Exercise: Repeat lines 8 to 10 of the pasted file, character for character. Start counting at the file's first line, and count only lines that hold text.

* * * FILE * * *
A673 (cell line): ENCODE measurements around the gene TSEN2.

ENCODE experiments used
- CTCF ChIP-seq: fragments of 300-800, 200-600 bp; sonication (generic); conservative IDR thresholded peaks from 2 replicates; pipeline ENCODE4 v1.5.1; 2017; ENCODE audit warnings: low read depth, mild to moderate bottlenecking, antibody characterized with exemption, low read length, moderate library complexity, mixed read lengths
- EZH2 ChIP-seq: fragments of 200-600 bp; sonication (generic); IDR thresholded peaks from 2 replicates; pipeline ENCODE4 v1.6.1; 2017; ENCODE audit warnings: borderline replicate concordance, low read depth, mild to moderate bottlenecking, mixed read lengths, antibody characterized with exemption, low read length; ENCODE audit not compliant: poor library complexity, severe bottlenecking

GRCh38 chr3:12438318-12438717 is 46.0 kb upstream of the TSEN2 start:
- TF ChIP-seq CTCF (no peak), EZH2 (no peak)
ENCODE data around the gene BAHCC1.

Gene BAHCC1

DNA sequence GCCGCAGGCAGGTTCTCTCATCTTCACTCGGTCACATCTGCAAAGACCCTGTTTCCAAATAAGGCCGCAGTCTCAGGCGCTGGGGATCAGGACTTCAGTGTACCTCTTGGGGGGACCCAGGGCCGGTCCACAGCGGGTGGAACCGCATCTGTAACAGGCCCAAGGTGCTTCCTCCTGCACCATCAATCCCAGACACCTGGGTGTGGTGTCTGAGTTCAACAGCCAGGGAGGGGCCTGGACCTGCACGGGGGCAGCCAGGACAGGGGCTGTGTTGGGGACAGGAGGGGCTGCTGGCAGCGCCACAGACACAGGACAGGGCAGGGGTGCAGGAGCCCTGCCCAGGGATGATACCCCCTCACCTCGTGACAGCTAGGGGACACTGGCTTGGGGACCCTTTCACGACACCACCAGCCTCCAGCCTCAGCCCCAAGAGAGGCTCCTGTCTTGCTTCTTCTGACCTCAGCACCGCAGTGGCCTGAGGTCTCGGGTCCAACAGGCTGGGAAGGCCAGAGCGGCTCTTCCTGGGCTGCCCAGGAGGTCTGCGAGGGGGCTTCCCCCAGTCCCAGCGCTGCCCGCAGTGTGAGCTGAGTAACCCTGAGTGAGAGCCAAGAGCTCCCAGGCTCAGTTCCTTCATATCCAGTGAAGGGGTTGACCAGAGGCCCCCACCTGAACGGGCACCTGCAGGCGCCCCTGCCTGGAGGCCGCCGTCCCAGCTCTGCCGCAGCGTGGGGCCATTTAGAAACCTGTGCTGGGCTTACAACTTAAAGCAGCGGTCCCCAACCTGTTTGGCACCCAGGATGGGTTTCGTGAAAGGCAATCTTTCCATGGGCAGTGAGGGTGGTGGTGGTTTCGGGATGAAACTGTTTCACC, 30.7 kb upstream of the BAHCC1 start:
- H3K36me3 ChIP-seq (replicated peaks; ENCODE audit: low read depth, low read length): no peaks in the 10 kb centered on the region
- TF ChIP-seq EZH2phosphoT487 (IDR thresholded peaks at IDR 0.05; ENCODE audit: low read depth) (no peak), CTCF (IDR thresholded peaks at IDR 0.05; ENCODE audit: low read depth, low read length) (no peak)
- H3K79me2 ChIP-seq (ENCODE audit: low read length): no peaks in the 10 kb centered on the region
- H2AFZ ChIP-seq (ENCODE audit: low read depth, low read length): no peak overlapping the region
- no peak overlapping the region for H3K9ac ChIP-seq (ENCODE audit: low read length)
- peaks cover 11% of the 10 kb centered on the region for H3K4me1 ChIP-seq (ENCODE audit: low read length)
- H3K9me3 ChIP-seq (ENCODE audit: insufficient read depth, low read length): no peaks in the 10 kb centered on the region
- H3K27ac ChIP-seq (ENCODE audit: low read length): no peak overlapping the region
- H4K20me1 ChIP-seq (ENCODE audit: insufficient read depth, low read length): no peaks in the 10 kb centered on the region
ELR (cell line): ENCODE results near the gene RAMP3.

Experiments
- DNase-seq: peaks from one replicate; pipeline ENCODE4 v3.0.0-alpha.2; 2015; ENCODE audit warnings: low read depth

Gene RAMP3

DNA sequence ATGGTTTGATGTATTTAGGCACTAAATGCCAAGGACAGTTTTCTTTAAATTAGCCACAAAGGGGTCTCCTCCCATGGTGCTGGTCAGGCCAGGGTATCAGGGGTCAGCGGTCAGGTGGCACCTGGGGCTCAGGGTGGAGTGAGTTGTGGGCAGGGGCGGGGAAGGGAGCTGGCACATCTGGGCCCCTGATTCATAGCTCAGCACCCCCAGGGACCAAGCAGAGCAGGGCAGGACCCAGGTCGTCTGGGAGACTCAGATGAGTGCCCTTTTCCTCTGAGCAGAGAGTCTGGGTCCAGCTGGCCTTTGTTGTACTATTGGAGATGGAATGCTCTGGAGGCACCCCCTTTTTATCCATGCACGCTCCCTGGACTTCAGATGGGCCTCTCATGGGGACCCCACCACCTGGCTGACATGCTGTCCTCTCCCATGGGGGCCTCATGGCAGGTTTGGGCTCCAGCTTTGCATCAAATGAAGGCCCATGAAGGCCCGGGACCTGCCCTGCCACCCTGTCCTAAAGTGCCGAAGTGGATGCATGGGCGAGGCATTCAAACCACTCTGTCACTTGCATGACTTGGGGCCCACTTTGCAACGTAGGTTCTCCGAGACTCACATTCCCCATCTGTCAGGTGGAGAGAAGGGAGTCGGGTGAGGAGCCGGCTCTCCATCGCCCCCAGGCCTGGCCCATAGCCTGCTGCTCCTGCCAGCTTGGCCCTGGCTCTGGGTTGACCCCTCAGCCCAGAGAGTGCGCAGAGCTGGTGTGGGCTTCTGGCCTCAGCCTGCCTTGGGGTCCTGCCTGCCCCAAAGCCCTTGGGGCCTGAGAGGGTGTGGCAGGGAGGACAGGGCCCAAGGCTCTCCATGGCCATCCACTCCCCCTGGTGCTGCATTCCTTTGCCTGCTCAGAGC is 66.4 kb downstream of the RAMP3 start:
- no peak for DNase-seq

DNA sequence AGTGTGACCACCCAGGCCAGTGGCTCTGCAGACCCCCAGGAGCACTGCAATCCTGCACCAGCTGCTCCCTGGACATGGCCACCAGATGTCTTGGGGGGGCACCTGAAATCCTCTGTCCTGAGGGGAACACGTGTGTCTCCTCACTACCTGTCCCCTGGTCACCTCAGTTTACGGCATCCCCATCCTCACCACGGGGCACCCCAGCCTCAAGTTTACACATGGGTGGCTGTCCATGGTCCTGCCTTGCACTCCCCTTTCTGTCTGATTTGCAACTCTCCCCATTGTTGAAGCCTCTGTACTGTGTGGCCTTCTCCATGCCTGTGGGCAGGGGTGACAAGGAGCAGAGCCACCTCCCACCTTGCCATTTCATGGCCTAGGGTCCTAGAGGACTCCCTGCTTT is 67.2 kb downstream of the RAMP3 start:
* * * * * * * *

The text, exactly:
Gene BAHCC1

DNA sequence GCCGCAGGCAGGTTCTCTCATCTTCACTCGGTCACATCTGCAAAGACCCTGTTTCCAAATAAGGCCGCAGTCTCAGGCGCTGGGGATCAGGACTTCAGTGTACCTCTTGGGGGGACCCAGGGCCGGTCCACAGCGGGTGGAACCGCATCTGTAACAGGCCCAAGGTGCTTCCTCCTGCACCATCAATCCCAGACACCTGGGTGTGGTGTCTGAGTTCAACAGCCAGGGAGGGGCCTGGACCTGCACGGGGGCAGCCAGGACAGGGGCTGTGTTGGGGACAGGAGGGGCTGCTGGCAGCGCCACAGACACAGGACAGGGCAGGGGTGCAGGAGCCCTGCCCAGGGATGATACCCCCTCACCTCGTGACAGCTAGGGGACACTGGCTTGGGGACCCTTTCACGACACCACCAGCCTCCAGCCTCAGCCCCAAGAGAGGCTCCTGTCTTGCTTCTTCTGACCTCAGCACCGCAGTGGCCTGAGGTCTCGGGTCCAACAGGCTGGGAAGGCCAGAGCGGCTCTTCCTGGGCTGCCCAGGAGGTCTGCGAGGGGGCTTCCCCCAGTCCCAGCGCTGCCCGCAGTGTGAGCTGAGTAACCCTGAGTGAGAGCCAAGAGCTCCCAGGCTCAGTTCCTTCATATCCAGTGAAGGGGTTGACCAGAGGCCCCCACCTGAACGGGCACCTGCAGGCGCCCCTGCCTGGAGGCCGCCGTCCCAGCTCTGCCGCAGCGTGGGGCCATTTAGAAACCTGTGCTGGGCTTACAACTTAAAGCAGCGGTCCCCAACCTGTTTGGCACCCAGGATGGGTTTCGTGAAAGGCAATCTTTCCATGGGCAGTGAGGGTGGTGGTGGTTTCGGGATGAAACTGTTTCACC, 30.7 kb upstream of the BAHCC1 start:
- H3K36me3 ChIP-seq (replicated peaks; ENCODE audit: low read depth, low read length): no peaks in the 10 kb centered on the region